Amnesty for Illegal Immigrants By Mackenzie Jackson

Upon the completion of the most recent presidential election, immigration has become an increasingly prominent issue that often prompts controversial discussion. President Donald Trump is notorious for his harsh beliefs on immigration and has the ability to drastically change the way the United States regulates entry into our country over the next few years. Despite the numerous laws and regulations currently in place to keep our country safe, there is no denying that illegal immigration can, and does, occur here in the U.S. In fact, it is estimated that there are approximately 11 million individuals currently residing within the United States illegally. Many of these immigrants eventually desire legal U.S. citizenship, but it is undecided whether this group of people should be granted amnesty and allowed to become citizens after initially breaking the law to enter the country.

Even though a small percentage of Americans are against amnesty, approximately 71% of US citizens agree that illegal immigrants should be allowed to become United States citizens. In a national survey conducted by the Pew Research Center, it was discovered that in the United States, the overall attitudes about immigrants are more positive than negative. Furthermore, it is estimated that around 49% of Americans believe immigrants, generally, strengthen the country with the contribution of their hard work and talents.

If you think back to the first inhabitants of the United States, every citizen was an immigrant. Elizabeth Cohen, a professor at Syracuse University’s Maxwell School of Citizenship and Public Affairs explains how when people first began to come to the US, those who immigrated and spent years building lives in this country deserved citizenship. It was unfair for immigrants to spend years working and contributing to the country, to only be denied the right of becoming a citizen. Cohen has her readers think, if this method worked in the past, why would it not work now? The United States is meant to be a land of opportunity for everyone and denying people the right to live here takes away from the country's very goal.

Most politicians agree that if immigrants are trying to turn their illegal status into something legal we should not stop them from doing so. Hillary Clinton, former Secretary of State and recent presidential candidate stated that “in order to treat every person with dignity, uphold the rule of law, protect our borders and national security, and bring millions of hardworking people into the formal economy, it is completely necessary for Congress to pass comprehensive immigration reform that provides a path to citizenship”.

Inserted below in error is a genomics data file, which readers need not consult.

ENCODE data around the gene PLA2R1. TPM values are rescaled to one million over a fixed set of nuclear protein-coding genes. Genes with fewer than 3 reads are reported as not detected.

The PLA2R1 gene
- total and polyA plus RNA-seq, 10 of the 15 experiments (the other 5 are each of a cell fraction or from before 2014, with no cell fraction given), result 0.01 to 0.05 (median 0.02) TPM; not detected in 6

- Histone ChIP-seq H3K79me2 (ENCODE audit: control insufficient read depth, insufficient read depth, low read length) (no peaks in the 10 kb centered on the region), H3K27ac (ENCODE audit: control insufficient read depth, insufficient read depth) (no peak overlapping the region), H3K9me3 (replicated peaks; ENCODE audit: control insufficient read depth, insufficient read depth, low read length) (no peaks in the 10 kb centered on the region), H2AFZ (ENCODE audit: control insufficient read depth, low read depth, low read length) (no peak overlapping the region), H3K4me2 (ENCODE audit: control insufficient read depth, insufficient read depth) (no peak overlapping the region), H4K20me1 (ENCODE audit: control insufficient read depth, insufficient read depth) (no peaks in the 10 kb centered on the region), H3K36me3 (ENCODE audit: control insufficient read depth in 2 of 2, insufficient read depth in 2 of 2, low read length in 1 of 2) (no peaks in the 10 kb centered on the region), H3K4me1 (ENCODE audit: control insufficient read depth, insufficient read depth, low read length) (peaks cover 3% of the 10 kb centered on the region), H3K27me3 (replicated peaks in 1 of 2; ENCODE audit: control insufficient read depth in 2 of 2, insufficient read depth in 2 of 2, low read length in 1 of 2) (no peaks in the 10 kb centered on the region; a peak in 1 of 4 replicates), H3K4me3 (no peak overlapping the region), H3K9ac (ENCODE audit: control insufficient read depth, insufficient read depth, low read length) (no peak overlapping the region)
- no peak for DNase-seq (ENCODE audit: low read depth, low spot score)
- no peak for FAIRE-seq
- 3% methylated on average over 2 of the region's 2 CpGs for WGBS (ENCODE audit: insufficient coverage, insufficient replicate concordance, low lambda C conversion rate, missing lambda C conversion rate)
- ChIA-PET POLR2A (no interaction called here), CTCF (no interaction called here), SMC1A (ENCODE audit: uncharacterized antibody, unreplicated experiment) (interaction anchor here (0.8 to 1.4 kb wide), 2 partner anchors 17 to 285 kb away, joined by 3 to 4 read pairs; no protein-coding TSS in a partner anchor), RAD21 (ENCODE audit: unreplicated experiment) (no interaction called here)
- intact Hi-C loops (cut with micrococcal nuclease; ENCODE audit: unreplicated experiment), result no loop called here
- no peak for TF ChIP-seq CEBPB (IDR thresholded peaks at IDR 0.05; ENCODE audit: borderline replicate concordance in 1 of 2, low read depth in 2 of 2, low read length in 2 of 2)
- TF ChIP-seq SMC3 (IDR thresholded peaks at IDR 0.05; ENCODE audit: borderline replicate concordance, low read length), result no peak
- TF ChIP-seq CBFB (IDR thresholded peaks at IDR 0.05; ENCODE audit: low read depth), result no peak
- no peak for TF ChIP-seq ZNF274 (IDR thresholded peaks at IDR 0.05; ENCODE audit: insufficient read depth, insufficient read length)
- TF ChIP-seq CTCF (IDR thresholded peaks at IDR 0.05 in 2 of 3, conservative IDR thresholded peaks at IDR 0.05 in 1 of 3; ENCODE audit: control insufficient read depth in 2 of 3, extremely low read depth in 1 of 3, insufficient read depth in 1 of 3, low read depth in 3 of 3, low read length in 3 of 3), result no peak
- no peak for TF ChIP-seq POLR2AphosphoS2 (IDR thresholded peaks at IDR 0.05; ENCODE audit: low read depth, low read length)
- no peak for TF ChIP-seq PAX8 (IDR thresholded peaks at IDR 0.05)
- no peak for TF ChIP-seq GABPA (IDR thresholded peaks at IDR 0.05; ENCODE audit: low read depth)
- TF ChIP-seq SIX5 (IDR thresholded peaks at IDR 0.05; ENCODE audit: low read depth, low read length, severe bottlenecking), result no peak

Obama demonstrated a similar belief but furthered his position by stating it is only fair to prioritize the people trying to come here legally, before those who have broken the law to come here. He proposed a path that “includes passing a background check, paying taxes, paying a penalty, learning English, and then going to the back of the line, behind all the folks who are trying to come here legally.” This solution therefore ultimately allows for illegal immigrants to become citizens, but only after completing a complex and long process as a result of their initial decision to come to the United States illegally.

Surprisingly, even president Donald Trump supports amnesty for illegal immigrants. His promise to deport illegal immigrants living in the United States causes many people to assume Trump is completely anti-immigration. However, many people do not know that after these immigrants are deported, Trump plans to allow them to return as legal citizens and even encourages them to do so. In an interview in 2011, Trump explained that it is basic human compassion to allow illegal immigrants to become citizens and is quoted as saying:

"I would get people out and then have an expedited way of getting them back into the country so they can be legal…. A lot of these people are helping us … and sometimes it’s jobs a citizen of the United States doesn’t want to do. I want to move ’em out, and we’re going to move ’em back in and let them be legal." (Thiessen)

When it comes down to it, everyone living in the United States, illegally or legally, is here for a reason. Millions of people love this country and all that it represents and risk a lot to live here. It is hard not to feel compassionate towards those who are simply trying to provide for their families and create better lives here than in their home countries. Allowing illegal immigrants to become citizens demonstrates basic compassion and acceptance on our country's part and results in a more diverse population of hardworking, unique individuals.

Works Cited:

Clark, Mary Pat. “Most Say Illegal Immigrants Should Be Allowed to Stay, But Citizenship is More Divisive.” Pew Research Center for the People and the Press. Pew Research Center, 28 Mar. 2013. Web. 04 Mar. 2017.

Cohen, Elizabeth. “Should Illegal Immigrants Become Citizens? Let’s Ask the Founding Fathers.” The Washington Post. WP Company, 01 Feb. 2013. Web. 23 Feb. 2017

Garcia, Carlos. "Report: Trump Might Call for Amnesty for Illegal Aliens in Address to Congress." TheBlaze. TheBlaze, 28 Feb. 2017. Web. 20 Mar. 2017.

Thiessen, Marc. "Who Knew? Trump Favors Amnesty for Undocumented Immigrants." Newsweek. Newsweek LLC, 02 May 2016. Web. 23 Mar. 2017.


Created with images by Fibonacci Blue - "Protest by the Tea Parties Against Amnesty and Illegal Immigration (and counter protest) in St. Paul on November 14, 2009"

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